And inevitably when this happens, she starts thinking about what it is people think they know about her, which is never a good idea, and the conversation never really recovers. ) and bats a set of eyelashes as dark and lush as marabou dipped in squid ink, then moves on, and if it's a gambit it's working pretty well so far, honestly.—instead of waiting for Randy the Ram's heart to explode, we're waiting for Natalie Portman, as a ballerina driven to the edge by her boundary-defying mom (Barbara Hershey) and a preening evil-Balanchine type (Vincent Cassel), to go crazy or break a leg, and feminine signifiers like lipstick, ribbons, feathers, toe shoes, cake, tulle, blood, and orchids stand in for 'roids and staples, but the awful anticipation is the same.And it's interesting that we're talking about this right now, Ryder and I, because for an hour or so we've been sitting in a booth in the ground-floor restaurant of a hotel in Manhattan, one of those almost purgatorially anonymous luxury filing cabinets uptown by the park, and we've been having the Philip Roth conversation, metaphorically speaking. Ryder's in it for maybe ten minutes, and all of them are crazy and important.So began a streak where—even though she never became a huge box-office draw—every project she touched had a pop life.Or maybe she brought the pop life with her wherever she went.Still—she owned the decade, Zeitgeist-wise., directed by Jim Jarmusch, 1991. Her tough-cookie line readings don't really play; Ryder the actress is too visibly gaga for Rowlands. I'm sure there's tons of girls who want to be in movies... But, y'know, I mean, I appreciate it." This is the key to the whole thing—like all the great rock stars of her era, Winona made you think she could take or leave it, that she'd be just as happy going off somewhere and rereading , directed by Ben Stiller, 1994.They talk past each other, like people do in Jim Jarmusch movies, and then Rowlands offers Ryder a part in a movie. "Are you saying you just wouldn't be in being a movie star? " She stops, frustrated—it's not coming out right. The movie is Gen X halfheartedly pleading its case to history; the only jokes that really land are the ones Stiller aims at MTV-sanctioned faux-alternative culture, because as the former star and co-creator of MTV's long enough to tell her, "All you have to be by the age of 23 is yourself." Ryder was about that age here, and had already checked herself into a psychiatric clinic, for anxiety and depression.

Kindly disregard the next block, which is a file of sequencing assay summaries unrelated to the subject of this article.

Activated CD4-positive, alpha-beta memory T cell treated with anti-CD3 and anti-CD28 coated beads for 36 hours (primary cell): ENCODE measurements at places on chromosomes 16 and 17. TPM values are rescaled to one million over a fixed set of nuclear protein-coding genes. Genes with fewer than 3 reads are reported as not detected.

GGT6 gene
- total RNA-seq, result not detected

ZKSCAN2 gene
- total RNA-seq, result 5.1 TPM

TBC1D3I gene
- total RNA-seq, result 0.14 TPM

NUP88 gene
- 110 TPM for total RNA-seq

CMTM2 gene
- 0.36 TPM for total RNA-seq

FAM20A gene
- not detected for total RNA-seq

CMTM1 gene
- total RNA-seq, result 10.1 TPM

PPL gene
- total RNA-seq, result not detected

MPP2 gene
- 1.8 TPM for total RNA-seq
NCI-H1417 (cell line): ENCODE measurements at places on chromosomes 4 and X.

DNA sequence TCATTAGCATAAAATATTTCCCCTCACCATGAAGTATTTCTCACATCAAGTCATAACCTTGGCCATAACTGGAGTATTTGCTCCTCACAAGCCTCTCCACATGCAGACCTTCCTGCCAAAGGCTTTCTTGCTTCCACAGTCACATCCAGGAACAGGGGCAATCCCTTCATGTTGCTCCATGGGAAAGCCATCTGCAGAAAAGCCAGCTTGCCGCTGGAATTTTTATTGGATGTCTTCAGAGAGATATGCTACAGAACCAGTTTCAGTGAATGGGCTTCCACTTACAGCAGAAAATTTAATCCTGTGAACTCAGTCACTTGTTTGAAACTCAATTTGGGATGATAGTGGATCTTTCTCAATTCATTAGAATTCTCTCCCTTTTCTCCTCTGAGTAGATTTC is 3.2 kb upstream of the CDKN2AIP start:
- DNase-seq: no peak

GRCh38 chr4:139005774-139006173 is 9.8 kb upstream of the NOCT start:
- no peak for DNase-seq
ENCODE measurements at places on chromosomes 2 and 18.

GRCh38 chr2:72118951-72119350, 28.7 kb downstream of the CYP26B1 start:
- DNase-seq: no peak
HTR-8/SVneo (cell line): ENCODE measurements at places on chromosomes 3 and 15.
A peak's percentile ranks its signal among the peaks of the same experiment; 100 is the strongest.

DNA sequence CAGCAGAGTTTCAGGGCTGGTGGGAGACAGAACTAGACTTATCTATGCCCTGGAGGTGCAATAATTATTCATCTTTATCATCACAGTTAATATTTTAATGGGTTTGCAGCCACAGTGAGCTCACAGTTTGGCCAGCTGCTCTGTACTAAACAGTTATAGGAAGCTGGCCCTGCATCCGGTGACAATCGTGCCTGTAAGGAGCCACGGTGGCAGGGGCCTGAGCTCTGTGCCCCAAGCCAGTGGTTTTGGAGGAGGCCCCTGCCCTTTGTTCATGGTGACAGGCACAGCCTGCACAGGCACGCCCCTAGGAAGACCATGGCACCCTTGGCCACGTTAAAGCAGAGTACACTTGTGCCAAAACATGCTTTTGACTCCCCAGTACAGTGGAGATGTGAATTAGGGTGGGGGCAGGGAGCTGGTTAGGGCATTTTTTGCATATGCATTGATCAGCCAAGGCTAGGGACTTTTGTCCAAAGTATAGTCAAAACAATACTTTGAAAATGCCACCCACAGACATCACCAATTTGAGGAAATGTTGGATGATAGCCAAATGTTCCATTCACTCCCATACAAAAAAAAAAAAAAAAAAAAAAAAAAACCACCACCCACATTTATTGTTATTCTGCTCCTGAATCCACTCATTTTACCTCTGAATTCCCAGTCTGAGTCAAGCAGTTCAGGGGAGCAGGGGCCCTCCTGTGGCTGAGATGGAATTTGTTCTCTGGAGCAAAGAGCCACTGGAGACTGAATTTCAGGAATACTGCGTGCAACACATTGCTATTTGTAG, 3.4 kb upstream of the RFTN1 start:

reboot last year, where Zachary Quinto, just six years younger than Ryder, played Spock, and Ryder, in a weird Grey Gardens head scarf, played his mom, and how weird that was, even in the context of a movie involving time travel.The character is a raging mascara-smeared wreck who embodies, in a Ghost of Christmas Future kind of way, everything the movie has to say about the terrible toll performance extracts from young women.It's about ballerinas, but it could just as easily be about actresses. Ryder's 39, a former ingenue herself, and casting her as the cracked-mirror version of Portman, who's ten years younger and an emplar of a breed of actress that essentially didn't exist as a Hollywood commodity pre-Winona, opens up all kinds of meta-resonances.But by then it was the turn of the '90s, Nirvana was tuning up somewhere out in Washington, and quirkyindiewhateverism was about to have a moment in the spotlight, a moment for which Winona—luminous and vulnerable and well-read and skeptical in fundamental ways about all this attention—is sort of the perfect movie star.Hip musicians named songs after her—countrified sad-boy ballads, sarcastic feedback mash notes.Ryder—tiny, in a newsboy cap and a City Lights Bookstore T-shirt and a tangle of gold necklaces—has been talking about the (A Mel Gibson anecdote: "I remember, like, fifteen years ago, I was at one of those big Hollywood parties. She's the former ingenue who refuses to go quietly when Cassel pushes her aside in favor of Portman. I was like, ' He's anti-Semitic and he's homophobic.' No one believed me! But everything I think I know about Winona Ryder, famous actress, is sort of burning a hole in my pocket, and I'm starting to wonder if she's doing this on purpose, trying to blow past that moment where we acknowledge the room's considerable elephant population.("I got really wiped out, and I had a semi-breakdown.I wasn't sleeping, I didn't know who I was because of different roles," she says.) She whispers back, "I don't know who that is anymore," and for a minute it's not the character talking, it's Ryder, and a gulf opens up in the story and threatens to swallow her.Lydia Deetz basically pioneered the whole sullen-goth-chick thing in mainstream culture.(The first Hot Topic store opened the following year, in a mall just off the 405 freeway.) at the last minute; Sofia Coppola stepped in.